'I was about 10 feet away when a soldier fired the rubber bullet that struck me on the bridge of my nose. I didn't hear the bang of the discharge. All I remember is that everything went blank. And that was the moment my life changed forever.'
Richard Moore was ten years old when he was shot by a British soldier, on his journey past an army base on his way home from school. 'Can I Give Him My Eyes? was the question Richard's father asked the doctors when they broke the news that they could not save his sight.
Here Richard Moore lends us his eyes as he shares his remarkable story, from his early years growing up on the Catholic working-class Creggan Estate in Derry, the second youngest of a family of twelve children. In it he describes the moment of grace that accompanied the realisation that he would never again see, where he accepted his fate instantly and without bitterness, and tells of wonderful childhood escapades, including 'endless cycles down Malin Gardens' guided by the voices of his friends.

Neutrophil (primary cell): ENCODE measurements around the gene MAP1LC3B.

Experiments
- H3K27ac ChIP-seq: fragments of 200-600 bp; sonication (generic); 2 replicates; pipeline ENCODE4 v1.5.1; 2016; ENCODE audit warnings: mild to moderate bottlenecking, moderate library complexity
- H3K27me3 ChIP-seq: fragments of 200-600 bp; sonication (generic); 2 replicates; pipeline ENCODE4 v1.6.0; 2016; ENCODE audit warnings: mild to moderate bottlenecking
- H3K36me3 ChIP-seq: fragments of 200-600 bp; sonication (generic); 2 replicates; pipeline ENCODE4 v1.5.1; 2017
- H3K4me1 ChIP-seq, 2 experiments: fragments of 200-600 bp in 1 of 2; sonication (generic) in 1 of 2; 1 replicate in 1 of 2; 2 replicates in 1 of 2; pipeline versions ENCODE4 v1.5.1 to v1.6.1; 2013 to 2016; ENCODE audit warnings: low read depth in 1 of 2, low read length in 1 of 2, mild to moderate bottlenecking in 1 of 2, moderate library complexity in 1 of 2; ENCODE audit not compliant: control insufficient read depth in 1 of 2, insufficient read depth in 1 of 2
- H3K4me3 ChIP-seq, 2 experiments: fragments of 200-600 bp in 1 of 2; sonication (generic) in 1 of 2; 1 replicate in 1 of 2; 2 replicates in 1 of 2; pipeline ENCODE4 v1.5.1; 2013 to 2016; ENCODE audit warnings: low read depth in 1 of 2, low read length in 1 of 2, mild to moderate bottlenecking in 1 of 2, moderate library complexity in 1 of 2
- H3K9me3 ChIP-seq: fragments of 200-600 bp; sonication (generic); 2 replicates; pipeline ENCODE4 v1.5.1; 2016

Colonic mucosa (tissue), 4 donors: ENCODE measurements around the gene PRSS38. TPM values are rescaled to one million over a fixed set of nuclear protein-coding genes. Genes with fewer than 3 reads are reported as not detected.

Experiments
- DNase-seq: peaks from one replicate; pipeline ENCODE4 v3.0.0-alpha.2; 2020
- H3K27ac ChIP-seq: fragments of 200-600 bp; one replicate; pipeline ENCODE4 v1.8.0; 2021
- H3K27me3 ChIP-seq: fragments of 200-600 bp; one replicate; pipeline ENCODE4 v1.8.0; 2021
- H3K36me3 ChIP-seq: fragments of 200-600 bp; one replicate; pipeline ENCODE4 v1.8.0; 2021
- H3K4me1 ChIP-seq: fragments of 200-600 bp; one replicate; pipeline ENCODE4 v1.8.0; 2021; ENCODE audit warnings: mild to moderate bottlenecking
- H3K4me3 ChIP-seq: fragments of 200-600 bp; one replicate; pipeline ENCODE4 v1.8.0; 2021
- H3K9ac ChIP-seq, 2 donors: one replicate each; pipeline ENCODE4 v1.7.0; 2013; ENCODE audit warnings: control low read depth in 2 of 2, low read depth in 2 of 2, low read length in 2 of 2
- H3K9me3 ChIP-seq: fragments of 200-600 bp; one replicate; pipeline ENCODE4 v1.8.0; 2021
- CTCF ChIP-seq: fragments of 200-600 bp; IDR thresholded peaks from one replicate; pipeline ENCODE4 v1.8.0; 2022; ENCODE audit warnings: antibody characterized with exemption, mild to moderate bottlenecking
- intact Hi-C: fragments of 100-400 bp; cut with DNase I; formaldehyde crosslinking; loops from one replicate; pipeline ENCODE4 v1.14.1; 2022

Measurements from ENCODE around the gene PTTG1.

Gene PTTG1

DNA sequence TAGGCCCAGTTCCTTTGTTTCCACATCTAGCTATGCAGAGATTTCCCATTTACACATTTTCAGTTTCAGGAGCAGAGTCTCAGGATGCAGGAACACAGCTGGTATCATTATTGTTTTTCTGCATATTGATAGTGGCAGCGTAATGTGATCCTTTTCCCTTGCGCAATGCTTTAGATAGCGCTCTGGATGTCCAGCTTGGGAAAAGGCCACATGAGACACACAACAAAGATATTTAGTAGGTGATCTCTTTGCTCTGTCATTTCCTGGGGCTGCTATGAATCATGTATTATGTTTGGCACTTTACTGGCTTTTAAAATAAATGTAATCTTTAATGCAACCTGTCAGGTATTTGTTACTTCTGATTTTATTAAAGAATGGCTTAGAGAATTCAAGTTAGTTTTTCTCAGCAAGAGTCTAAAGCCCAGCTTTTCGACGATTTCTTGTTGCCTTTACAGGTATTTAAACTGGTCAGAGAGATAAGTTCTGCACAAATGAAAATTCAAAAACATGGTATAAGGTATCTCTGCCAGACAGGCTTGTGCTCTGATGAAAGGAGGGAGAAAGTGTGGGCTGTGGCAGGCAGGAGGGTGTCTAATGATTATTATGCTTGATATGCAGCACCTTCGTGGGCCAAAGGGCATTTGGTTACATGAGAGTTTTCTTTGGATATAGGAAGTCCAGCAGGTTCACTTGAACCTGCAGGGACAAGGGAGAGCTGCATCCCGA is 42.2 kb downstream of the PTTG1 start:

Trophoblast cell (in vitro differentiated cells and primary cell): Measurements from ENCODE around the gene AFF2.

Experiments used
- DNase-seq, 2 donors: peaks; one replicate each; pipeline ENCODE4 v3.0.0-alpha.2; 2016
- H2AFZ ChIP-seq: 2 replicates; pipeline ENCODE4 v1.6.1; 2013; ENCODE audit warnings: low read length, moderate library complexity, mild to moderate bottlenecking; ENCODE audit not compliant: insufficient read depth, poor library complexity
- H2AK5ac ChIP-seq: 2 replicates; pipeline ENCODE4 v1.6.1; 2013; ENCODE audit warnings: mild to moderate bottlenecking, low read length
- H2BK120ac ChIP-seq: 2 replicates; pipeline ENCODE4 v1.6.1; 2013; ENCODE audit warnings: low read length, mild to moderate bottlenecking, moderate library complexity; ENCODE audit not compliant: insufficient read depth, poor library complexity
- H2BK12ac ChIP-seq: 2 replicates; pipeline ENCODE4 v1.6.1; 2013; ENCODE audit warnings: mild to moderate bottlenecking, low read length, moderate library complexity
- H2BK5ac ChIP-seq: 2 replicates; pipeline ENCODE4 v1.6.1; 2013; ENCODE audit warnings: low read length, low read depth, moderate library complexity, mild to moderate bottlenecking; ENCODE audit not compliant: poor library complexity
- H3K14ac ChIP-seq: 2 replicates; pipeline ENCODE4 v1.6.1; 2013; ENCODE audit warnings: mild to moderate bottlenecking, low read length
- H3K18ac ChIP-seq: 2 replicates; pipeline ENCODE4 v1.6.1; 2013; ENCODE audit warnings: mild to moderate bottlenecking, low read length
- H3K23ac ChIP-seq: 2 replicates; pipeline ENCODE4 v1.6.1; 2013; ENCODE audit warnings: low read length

Years later, in an extraordinary turn of events, Richard met and befriended the man who shot him. Can I Give Him My Eyes? is an inspiring life story of a singular man, and founder of the charity Children of Crossfire, whom the Dali Lama describes as 'not only my friend but my hero'.
Richard Moore was born in Derry in 1962. At the age of 10 he was blinded after being shot by a British soldier by a rubber bullet. He went on to live an astounding life - father, musician, businessman, peace and reconciliation worker. In 1996 he founded the charity 'Children in Crossfire', which aims to 'make a lasting and significant contribution towards the eradication of poverty' and which helps children all over the world. Richard lives in Northern Ireland with his wife and two daughters.